This just sends me ballistic. So we swapped a system where SOMETIMES the stationery you wanted wasn't instantly available, for a system where the stationery you wanted was NEVER instantly available?! Unbelievable! And why are administrators entrusted with the oh so precious sellotape? Surely the cost of the sellotape is much less than the cost of the administrators' time in fulfilling stationery requests?!

And... it's got worse. It used to take about two days to get stationery. Now, if you're lucky, it takes a week.

As a consequence, I think our stationery bills have probably gone up. Now everyone has little caches of stationery in their desk drawers. Lots of unused stationery around the building, lots of old envelopes with gum going unsticky.... the easiest solution is often to buy your own.

And people wonder why a divide develops between the administrators and the academics! Obviously the administrators don't trust us as far as they can throw a paperclip. How much do the academics trust the administrators? Who knows? We can't demonstrate because we haven't any paperclips to throw....

November 20, 2007

Students! Demands!

Again, he did it again!

This student, whom I have encountered twice before showing disrespect for my time, turned up again, knocking on my door. He happened to catch me at a bad time when I had a lot of urgent work I had to do and no I couldn't spare 5 mins or 30 mins or however long it was going to take to help him, RIGHT THEN.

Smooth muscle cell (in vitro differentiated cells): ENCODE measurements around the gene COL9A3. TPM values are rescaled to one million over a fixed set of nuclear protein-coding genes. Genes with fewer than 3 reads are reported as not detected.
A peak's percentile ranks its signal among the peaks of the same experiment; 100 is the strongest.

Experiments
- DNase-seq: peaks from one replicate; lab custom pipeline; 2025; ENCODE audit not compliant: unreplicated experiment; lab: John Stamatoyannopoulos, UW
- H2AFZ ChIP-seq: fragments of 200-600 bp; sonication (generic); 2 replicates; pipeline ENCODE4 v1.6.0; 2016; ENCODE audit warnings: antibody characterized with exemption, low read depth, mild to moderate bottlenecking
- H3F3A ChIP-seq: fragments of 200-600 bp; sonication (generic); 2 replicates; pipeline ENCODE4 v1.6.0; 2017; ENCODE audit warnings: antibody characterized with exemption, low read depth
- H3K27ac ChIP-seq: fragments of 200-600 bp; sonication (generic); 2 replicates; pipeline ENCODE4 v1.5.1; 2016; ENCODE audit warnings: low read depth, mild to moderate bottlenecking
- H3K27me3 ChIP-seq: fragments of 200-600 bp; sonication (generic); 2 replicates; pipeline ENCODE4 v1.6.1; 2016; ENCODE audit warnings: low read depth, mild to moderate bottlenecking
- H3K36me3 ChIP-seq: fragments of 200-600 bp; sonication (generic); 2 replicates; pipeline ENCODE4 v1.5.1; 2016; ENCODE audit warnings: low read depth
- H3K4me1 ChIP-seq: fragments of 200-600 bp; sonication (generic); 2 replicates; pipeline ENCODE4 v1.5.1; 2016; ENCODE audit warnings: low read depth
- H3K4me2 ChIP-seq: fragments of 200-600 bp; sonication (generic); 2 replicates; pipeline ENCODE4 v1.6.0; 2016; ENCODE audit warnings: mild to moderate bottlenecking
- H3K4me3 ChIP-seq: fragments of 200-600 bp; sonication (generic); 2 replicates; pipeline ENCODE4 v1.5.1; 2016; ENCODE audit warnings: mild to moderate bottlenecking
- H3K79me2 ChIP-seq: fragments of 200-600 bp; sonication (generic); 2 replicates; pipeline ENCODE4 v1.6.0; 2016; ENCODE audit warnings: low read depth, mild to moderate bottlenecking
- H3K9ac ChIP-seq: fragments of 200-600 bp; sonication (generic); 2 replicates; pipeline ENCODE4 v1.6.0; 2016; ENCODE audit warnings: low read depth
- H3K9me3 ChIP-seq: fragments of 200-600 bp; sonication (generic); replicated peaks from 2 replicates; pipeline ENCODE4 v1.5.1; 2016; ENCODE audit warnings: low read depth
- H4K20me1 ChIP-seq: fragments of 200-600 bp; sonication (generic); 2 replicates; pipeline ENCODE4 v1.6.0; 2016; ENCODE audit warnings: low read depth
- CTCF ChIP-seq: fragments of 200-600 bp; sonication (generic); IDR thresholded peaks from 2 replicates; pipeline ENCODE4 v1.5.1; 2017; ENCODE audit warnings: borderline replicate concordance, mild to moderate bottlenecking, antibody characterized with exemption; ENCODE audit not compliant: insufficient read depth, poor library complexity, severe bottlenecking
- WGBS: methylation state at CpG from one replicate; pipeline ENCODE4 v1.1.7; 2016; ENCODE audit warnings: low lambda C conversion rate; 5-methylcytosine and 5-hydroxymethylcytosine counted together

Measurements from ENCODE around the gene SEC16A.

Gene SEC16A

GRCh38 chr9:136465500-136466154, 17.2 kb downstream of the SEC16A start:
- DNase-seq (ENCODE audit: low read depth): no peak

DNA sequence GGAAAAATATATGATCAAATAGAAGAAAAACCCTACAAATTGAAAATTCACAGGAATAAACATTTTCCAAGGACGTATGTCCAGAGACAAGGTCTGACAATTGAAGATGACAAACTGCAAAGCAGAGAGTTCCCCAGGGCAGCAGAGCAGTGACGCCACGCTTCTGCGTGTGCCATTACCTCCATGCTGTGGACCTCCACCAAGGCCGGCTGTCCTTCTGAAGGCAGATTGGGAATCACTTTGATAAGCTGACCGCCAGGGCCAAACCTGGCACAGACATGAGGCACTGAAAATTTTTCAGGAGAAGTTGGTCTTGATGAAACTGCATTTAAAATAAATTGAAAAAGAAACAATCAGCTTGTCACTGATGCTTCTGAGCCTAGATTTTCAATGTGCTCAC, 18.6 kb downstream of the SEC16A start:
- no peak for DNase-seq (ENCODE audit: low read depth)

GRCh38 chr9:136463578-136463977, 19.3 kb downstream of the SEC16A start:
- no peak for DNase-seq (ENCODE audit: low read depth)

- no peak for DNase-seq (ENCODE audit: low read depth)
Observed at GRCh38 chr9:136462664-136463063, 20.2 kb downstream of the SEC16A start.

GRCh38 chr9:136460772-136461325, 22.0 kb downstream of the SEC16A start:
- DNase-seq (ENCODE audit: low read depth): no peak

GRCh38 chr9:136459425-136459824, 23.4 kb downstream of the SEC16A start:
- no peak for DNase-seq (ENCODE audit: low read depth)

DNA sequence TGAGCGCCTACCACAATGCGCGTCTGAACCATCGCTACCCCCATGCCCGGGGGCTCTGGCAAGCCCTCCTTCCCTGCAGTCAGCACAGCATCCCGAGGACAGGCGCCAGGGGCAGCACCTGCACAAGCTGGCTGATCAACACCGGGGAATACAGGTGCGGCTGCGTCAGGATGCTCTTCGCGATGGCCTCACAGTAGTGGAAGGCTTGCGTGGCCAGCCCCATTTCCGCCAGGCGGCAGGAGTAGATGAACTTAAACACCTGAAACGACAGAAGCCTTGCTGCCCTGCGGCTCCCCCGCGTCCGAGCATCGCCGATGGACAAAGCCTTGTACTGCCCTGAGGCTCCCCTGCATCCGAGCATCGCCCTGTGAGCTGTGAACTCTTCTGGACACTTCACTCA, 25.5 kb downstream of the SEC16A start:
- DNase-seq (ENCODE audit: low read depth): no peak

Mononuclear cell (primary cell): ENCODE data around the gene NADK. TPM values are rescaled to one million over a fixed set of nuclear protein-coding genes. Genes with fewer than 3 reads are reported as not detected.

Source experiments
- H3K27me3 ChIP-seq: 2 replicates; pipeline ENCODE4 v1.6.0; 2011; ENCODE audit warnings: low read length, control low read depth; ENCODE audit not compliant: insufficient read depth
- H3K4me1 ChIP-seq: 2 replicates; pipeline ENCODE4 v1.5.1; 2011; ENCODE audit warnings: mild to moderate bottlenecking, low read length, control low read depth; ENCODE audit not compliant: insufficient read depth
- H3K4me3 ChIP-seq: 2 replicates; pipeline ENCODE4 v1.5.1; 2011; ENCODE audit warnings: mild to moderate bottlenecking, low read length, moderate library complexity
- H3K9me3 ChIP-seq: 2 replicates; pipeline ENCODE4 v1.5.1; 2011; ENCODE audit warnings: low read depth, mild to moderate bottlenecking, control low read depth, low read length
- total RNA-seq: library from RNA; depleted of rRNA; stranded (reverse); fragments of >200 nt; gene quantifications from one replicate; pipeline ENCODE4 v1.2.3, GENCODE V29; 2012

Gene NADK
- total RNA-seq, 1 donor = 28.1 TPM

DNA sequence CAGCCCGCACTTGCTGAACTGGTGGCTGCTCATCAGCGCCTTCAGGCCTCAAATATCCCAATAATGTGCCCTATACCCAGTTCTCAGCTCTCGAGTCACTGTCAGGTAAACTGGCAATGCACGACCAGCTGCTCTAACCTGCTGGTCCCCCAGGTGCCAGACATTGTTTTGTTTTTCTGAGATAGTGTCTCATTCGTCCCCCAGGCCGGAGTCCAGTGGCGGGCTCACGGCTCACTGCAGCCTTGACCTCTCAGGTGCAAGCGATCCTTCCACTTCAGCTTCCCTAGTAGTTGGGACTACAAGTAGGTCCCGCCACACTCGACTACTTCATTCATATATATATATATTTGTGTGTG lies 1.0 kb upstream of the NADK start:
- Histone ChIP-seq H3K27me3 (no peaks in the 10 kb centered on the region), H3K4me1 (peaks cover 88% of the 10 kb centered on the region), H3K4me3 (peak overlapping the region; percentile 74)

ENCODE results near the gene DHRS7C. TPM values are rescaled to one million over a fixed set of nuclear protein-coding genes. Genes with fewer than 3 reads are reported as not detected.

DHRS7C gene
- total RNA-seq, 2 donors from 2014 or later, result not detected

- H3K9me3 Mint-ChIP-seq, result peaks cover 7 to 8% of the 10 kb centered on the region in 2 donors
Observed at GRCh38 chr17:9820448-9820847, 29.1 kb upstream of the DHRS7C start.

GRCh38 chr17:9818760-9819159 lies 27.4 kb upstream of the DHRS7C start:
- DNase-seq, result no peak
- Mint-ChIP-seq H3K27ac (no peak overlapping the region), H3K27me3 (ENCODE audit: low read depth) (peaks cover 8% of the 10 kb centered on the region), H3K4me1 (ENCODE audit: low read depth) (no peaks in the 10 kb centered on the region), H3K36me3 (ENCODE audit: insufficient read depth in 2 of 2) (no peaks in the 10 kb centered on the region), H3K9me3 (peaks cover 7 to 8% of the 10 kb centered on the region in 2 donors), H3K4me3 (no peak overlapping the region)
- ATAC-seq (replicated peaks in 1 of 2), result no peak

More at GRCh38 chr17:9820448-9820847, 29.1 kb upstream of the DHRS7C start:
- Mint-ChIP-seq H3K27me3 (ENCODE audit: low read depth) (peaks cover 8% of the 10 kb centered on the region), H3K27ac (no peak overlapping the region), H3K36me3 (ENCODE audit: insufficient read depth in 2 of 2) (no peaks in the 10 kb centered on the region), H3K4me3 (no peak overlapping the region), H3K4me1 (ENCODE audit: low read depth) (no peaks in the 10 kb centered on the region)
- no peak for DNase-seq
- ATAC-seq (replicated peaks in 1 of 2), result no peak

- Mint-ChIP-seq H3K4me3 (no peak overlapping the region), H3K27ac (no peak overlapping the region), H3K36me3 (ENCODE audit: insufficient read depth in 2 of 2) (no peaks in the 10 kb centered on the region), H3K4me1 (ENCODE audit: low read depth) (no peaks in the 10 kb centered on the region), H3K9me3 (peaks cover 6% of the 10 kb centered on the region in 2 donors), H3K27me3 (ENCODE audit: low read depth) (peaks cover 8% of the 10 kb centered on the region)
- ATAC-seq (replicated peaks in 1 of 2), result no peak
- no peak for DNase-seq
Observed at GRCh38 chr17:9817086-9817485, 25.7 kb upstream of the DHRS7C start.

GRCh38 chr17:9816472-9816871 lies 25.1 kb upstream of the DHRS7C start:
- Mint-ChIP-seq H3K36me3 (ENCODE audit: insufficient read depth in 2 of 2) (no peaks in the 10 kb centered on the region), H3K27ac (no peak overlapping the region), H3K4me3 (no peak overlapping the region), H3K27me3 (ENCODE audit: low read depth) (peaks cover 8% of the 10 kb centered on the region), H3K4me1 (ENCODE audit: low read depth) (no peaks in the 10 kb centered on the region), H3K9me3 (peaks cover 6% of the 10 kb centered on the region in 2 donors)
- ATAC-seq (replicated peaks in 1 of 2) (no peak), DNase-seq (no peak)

That's not what I said to him though, I was very polite. I reminded him of the notice on my door that not only explains when my office hours are (he did not turn up during office hours) but also explains that at other times students need to make an appointment because I can't guarantee to be available. I explain that I was busy at that time and he needed to make an appointment.

He did not accept this. He didn't take on board what I'd said about being busy and not having the time right then at all, and continued to ask (nay, demand) that he get to speak to me right then. I replied again saying that I'm sorry, I'm busy, and he was still demanding my time as if he thought that just because I was in my office, that means he got to choose how I spent the next few minutes.

After repeating myself twice, I snapped at him: "I said, I'm busy!" and immediately shut the door. He immediately starts banging on the door and shouting. I don't know what he did after that, because I put my headphones on along with some loud music, and got on with my work.

Later on I sent him an email explaining carefully that he needed to show more respect for others' time. Just because he might have something important to deal with at a particular time doesn't mean that other people don't have anything important to do at that same time. Let's hope he learns the lesson that you can't force other people to give you what you want, when you want, just by disrespecting their time.